Chorismate Supplement

Arogenate

Figure 7.9 Chorismate mutase (CM) transforms chorismate to prephenate, which is aminated to arogenate. PA, prephenate aminotransferase.

Figure 7.10 Formation of aromatic amino acids tyrosine (by the action of the enzyme arogenate dehydrogenase, ArDH) and phenylalanine (by the action of the enzyme arogenate dehydratase, ArD).

Figure 7.11 The building block molecule trans-cinnamic acid is biosynthesized by deamination of phenylalanine, a reaction catalysed by phenylalanine ammonia lyase (PAL).

Figure 7.11 The building block molecule trans-cinnamic acid is biosynthesized by deamination of phenylalanine, a reaction catalysed by phenylalanine ammonia lyase (PAL).

verted to benzoic acid, which in turn is hydroxylated to salicylic acid (SA). The latter is then conjugated to glucose to form the glycoside that accumulates after tissue infection (Figure 7.12) (Crozier et al., 2000). Recent findings have suggested that the rate-limiting step in SA biosynthesis is the conversion of cinnamate to benzoate, and that this involves a ^-oxidation pathway. Endogenous benzaldehyde can also be converted to benzoate and SA, but it is not the main endogenous precursor.

Figure 7.12 Biosynthesis of salicylic acid and related compounds. See text for details. (From Crozier et al, 2000.)

The hydroxylation of cinnamate to form SA is a crucial step in the formation of a group of LMWP lactone derivatives, the coumarins. These compounds are widely distributed in plants, particularly in the Umbelliferae and Rutaceae families (Torssell, 1997), and they make up the sweet-smelling volatile material that is released from newly mown hay. The biosynthesis of these bioactive compounds requires some hydroxylation steps to yield 2,4-dihydroxycinnamic acid. Glycolysation of the latter compound triggers lactonization, giving rise to the coumarin umbelliferone (Figure 7.13).

Cinnamate

2,4-Dihydroxycinnamic O-Coumaroyl glucoside Umbel life rone acid

Figure 7.13 Biosynthesis of the coumarin umbelliferone. Glu, glucose.

2,4-Dihydroxycinnamic O-Coumaroyl glucoside Umbel life rone acid

Figure 7.13 Biosynthesis of the coumarin umbelliferone. Glu, glucose.

Celery contains bergapten, a calcium antagonist compound. This compound belongs to the group of LMWP-defined psoralens. These are linear furanocoumarins which are widely distributed in plants and, when used internally and externally, they promote skin pigmentation and sun-tanning. The psoralens, because of their extended chro-mophore, absorb in the near-UV and allow this radiation to stimulate formation of melanin (Dewick, 1998). The biosynthesis of bergapten starts from the prenylation of umbelliferone to yield 7-demethylsuberosin. The latter compound goes towards cyclization into the furane ring of marmesin by the action of a cytochrome P450-dependent mono-oxygenase. Marmesin is converted to psoralen by cleavage of the hydroxyisopropyl fragment. Hydroxylation of psoralen yields bergaptol, the precursor of the methylated derivative bergapten (Figure 7.14). Psoralen can act as a precursor for other substituted furanocoumarins such as xanthoxin and isopimpinellin. Some fura-nocoumarins are troublesome for humans since they lead to photosensitization towards UV light, resulting in sunburn or serious blistering (Dewick, 1998).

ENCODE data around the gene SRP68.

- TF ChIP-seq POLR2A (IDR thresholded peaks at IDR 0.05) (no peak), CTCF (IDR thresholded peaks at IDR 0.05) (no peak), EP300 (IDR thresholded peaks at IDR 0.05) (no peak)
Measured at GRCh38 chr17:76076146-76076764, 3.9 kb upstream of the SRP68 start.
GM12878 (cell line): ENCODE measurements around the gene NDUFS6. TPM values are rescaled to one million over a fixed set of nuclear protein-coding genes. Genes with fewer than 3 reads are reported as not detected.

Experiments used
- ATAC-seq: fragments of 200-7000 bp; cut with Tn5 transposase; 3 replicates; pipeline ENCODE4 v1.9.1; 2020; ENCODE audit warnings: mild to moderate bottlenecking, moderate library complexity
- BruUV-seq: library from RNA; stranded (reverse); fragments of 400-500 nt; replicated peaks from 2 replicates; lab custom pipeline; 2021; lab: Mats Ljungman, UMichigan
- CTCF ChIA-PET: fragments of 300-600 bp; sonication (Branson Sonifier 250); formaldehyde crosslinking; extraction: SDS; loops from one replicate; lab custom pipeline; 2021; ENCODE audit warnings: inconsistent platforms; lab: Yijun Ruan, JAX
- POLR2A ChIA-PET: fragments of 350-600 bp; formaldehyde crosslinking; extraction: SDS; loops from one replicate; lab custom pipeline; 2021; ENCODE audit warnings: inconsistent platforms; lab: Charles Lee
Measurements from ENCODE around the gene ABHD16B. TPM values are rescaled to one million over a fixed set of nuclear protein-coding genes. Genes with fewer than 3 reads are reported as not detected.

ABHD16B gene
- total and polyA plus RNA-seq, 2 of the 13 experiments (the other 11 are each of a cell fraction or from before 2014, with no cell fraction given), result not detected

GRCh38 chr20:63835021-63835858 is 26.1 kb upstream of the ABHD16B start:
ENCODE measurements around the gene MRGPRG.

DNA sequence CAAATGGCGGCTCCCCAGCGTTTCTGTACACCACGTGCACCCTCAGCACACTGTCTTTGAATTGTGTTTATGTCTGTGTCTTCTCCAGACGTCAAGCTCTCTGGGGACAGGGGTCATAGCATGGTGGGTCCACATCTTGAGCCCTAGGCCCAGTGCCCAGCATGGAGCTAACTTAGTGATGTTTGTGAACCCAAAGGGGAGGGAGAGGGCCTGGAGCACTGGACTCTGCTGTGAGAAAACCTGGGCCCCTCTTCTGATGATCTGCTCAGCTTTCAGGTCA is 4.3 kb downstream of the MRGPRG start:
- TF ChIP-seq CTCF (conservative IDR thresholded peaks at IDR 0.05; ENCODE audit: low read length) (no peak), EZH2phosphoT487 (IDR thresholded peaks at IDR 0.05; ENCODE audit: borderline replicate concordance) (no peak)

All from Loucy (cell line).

Complex phenolic compounds of relatively high molecular weight

Cinnamate derivatives and their CoA (co-enzyme A) esters may function as building blocks for the construction of higher-complexity phenols. In general, three units of malonyl CoA are added, giving a polyketide which is transformed by the action of two enzmes, chalcone synthase (CHS) and chalcone isomerase (CHI), to chalcone and the flavanone naringenin, respectively (Figure 7.15). Compounds consisting of two substituted benzene rings joined by a heterocyclic ring containing oxygen are called flavonoids. Flavonoids are a diverse group of plant natural products synthesized from phenylpropanoids and acetate-derived precursors, and play important roles in growth and development, and in defence against microorganisms and pests. These compounds often possess antioxidant activity, and the potential health benefits of fruit, vegetables, green tea and red wine might partly be because of this property of flavonoids and other phytochemicals (Rice-Evans et al., 1997; Hollman and Katan, 1998; Khalsa, 1999). In addition, the isoflavonoids, which are limited primarily to the Leguminosae, exhibit oestrogenic and anticancer activity (Adlercreutz and Mazur, 1997; Dixon, 1999b), and, in common with the flavonoids, are receiving considerable attention as health-promoting 'vitalins' or nutraceuticals. Some isoflavonoids may exert oestrogenic activity. Different phyto-oestrogens have different mechanisms of action based on oestrogen-receptor subtypes, endogenous oestrogen concentrations, and cellular genetic make-up. Effects of phyto-oestrogens on the reproductive system have been known for decades, following several in vitro and animal studies; however, their roles

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